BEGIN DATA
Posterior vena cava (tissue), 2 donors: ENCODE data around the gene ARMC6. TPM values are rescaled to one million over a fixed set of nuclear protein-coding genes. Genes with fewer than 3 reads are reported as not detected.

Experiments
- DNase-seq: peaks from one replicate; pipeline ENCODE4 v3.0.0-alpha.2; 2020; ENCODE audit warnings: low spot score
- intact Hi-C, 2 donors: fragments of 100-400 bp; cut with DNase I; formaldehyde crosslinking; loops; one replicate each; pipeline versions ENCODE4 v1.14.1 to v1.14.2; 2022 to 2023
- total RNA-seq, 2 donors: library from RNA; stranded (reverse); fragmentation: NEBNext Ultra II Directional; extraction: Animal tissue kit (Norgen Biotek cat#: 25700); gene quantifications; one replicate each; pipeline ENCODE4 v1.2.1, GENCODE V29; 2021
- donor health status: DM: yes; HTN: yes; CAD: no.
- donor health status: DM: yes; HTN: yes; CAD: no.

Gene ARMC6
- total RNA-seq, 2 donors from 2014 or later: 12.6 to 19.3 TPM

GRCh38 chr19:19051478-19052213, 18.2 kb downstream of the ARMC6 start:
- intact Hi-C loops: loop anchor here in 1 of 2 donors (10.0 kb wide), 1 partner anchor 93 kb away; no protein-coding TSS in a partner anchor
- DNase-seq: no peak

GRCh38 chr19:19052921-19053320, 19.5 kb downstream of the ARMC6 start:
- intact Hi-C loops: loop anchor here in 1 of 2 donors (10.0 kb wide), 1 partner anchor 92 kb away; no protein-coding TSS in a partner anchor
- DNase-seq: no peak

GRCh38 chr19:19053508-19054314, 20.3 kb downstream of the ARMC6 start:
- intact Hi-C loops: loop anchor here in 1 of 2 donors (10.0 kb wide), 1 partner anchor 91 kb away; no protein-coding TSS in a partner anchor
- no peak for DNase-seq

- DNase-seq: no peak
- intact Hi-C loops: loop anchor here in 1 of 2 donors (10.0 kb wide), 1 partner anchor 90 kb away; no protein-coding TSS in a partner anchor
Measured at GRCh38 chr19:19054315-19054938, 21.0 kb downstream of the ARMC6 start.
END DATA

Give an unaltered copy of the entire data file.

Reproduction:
Posterior vena cava (tissue), 2 donors: ENCODE data around the gene ARMC6. TPM values are rescaled to one million over a fixed set of nuclear protein-coding genes. Genes with fewer than 3 reads are reported as not detected.

Experiments
- DNase-seq: peaks from one replicate; pipeline ENCODE4 v3.0.0-alpha.2; 2020; ENCODE audit warnings: low spot score
- intact Hi-C, 2 donors: fragments of 100-400 bp; cut with DNase I; formaldehyde crosslinking; loops; one replicate each; pipeline versions ENCODE4 v1.14.1 to v1.14.2; 2022 to 2023
- total RNA-seq, 2 donors: library from RNA; stranded (reverse); fragmentation: NEBNext Ultra II Directional; extraction: Animal tissue kit (Norgen Biotek cat#: 25700); gene quantifications; one replicate each; pipeline ENCODE4 v1.2.1, GENCODE V29; 2021
- donor health status: DM: yes; HTN: yes; CAD: no.
- donor health status: DM: yes; HTN: yes; CAD: no.

Gene ARMC6
- total RNA-seq, 2 donors from 2014 or later: 12.6 to 19.3 TPM

GRCh38 chr19:19051478-19052213, 18.2 kb downstream of the ARMC6 start:
- intact Hi-C loops: loop anchor here in 1 of 2 donors (10.0 kb wide), 1 partner anchor 93 kb away; no protein-coding TSS in a partner anchor
- DNase-seq: no peak

GRCh38 chr19:19052921-19053320, 19.5 kb downstream of the ARMC6 start:
- intact Hi-C loops: loop anchor here in 1 of 2 donors (10.0 kb wide), 1 partner anchor 92 kb away; no protein-coding TSS in a partner anchor
- DNase-seq: no peak

GRCh38 chr19:19053508-19054314, 20.3 kb downstream of the ARMC6 start:
- intact Hi-C loops: loop anchor here in 1 of 2 donors (10.0 kb wide), 1 partner anchor 91 kb away; no protein-coding TSS in a partner anchor
- no peak for DNase-seq

- DNase-seq: no peak
- intact Hi-C loops: loop anchor here in 1 of 2 donors (10.0 kb wide), 1 partner anchor 90 kb away; no protein-coding TSS in a partner anchor
Measured at GRCh38 chr19:19054315-19054938, 21.0 kb downstream of the ARMC6 start.